[Paleopsych] Forbes: Peter Brimelow and Leslie Spencer: When quotas replace merit, everybody suffers
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Tue Jun 7 21:17:51 UTC 2005
Peter Brimelow and Leslie Spencer: When quotas replace merit, everybody suffers
[Note the date on this. Has there been any attempt to update it?]
"Quota games . . . math games . . . bean counters!"
President-elect Bill Clinton had every reason to lash out at feminist groups
at his Dec. 21 news conference. In fact, he had been bean-counting busily
himself: According to widespread reports, some of his original Cabinet picks
were bumped because they were the wrong sex or race, key constituencies like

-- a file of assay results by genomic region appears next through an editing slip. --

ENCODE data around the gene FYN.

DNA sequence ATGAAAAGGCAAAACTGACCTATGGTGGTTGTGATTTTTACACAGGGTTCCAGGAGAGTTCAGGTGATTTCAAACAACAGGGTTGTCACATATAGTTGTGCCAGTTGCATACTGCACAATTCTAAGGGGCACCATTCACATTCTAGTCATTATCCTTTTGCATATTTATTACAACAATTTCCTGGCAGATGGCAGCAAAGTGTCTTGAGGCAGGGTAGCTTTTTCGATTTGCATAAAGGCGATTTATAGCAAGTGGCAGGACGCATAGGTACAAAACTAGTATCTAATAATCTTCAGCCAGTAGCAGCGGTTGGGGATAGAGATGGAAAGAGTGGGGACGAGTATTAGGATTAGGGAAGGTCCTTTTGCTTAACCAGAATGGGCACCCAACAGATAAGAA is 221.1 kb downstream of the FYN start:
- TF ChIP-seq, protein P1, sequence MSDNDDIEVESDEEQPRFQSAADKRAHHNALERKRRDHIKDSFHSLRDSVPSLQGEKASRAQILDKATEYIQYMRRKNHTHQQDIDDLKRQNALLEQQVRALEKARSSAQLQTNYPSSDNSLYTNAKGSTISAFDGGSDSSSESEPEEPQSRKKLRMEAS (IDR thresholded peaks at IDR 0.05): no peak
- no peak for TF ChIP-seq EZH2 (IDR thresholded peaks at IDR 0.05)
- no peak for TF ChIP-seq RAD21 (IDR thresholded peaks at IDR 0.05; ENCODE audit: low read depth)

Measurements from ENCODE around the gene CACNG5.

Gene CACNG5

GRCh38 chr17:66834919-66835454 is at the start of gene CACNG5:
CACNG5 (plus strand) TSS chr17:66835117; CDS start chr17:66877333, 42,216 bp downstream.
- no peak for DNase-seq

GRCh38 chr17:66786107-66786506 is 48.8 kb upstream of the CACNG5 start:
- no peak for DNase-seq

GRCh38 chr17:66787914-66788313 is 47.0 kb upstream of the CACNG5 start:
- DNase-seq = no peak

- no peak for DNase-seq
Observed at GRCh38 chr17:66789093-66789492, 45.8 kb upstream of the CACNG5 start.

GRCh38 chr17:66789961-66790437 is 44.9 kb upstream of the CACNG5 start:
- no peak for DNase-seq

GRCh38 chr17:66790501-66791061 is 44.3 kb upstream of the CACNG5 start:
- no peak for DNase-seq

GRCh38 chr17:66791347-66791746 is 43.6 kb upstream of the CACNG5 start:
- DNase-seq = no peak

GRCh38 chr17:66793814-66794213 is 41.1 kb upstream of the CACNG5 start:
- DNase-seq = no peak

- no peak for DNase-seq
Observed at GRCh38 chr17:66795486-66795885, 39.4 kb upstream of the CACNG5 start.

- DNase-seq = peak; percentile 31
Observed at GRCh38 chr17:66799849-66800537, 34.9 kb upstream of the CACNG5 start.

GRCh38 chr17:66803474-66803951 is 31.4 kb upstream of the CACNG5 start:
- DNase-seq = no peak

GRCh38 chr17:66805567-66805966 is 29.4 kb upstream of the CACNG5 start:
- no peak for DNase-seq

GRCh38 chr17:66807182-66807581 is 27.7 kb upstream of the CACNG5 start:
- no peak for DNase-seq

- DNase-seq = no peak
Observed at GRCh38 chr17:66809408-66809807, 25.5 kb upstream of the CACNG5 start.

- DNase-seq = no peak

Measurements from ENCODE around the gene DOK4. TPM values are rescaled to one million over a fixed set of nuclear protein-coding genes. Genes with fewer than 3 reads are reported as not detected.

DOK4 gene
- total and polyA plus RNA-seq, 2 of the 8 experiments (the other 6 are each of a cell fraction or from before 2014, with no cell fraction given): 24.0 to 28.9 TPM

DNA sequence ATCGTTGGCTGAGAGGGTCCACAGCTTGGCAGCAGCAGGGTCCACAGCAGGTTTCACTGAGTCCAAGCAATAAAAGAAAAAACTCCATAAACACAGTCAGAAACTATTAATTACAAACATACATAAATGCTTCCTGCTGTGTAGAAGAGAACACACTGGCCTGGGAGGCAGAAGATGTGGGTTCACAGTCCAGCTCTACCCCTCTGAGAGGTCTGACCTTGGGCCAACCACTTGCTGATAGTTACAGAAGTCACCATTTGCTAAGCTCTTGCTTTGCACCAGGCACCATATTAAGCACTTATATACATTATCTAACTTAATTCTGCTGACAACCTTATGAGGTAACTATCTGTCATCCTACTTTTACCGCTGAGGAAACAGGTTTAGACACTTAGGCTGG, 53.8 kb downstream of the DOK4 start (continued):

urban Catholics and supporters of Israel have been crowded out, and his entire
appointment process has been seriously slowed. But now mindless feminist
pressure was forcing him to admit the ultimate contradiction of all such
affirmative action policies: "Diversity" can conflict with merit.
Above all, the President must know the issue is death for the Democrats: His
own pollster, Stanley Greenberg, conducted the post-1984 focus group interviews
that found opposition to quotas was key to the defection of white working-class
voters. (The party promptly suppressed Greenberg's report and now uses only
happy-talk such as "looking like America." But a quota by any other name is
still a quota.)
If quotas are clogging the Clinton transition, what are they doing to the
economy? The subject went unmentioned, needless to say, at Clinton's two-day